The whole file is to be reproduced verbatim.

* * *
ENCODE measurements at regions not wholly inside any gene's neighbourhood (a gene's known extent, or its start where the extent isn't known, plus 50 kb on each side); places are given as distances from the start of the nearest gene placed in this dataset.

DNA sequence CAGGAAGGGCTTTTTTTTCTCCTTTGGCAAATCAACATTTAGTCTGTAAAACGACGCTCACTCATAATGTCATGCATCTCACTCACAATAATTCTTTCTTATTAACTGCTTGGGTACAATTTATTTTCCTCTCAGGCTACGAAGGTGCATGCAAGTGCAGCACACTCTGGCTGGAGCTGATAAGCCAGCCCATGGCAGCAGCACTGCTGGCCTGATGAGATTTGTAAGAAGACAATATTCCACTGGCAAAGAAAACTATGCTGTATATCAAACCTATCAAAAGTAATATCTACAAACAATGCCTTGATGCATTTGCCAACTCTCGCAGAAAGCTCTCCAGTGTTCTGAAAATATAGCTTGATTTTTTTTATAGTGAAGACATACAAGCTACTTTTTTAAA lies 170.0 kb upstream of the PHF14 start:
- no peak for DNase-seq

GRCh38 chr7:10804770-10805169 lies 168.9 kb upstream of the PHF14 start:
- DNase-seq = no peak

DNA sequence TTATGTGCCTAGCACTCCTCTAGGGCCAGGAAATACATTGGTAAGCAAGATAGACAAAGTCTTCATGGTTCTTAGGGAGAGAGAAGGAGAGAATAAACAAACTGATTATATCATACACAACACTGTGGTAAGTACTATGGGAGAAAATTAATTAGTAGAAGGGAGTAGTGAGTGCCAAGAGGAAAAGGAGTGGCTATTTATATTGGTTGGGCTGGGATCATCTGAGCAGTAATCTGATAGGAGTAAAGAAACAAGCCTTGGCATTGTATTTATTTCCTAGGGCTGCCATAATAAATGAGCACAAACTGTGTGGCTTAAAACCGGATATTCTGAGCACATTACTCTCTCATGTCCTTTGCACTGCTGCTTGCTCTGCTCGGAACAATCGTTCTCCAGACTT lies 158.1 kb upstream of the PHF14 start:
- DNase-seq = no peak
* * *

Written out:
ENCODE measurements at regions not wholly inside any gene's neighbourhood (a gene's known extent, or its start where the extent isn't known, plus 50 kb on each side); places are given as distances from the start of the nearest gene placed in this dataset.

DNA sequence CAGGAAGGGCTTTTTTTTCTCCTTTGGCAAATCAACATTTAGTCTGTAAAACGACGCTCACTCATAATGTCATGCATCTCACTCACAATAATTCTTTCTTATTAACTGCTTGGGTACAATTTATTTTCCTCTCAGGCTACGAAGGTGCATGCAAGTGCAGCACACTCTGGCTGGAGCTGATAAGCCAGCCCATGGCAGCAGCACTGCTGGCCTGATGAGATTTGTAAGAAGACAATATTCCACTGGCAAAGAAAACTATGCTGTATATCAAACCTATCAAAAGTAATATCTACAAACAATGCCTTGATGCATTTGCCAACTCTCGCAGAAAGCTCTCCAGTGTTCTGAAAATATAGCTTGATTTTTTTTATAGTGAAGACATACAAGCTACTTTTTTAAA lies 170.0 kb upstream of the PHF14 start:
- no peak for DNase-seq

GRCh38 chr7:10804770-10805169 lies 168.9 kb upstream of the PHF14 start:
- DNase-seq = no peak

DNA sequence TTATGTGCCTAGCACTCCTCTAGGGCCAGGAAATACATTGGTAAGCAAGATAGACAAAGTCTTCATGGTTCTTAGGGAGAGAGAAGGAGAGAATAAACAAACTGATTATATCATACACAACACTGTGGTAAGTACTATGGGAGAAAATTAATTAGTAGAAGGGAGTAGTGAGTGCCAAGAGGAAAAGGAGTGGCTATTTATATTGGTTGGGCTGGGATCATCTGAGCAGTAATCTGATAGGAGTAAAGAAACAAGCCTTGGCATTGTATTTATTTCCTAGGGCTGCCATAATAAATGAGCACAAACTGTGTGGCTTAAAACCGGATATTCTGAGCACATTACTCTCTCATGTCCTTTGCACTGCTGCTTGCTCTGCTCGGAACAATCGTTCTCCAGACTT lies 158.1 kb upstream of the PHF14 start:
- DNase-seq = no peak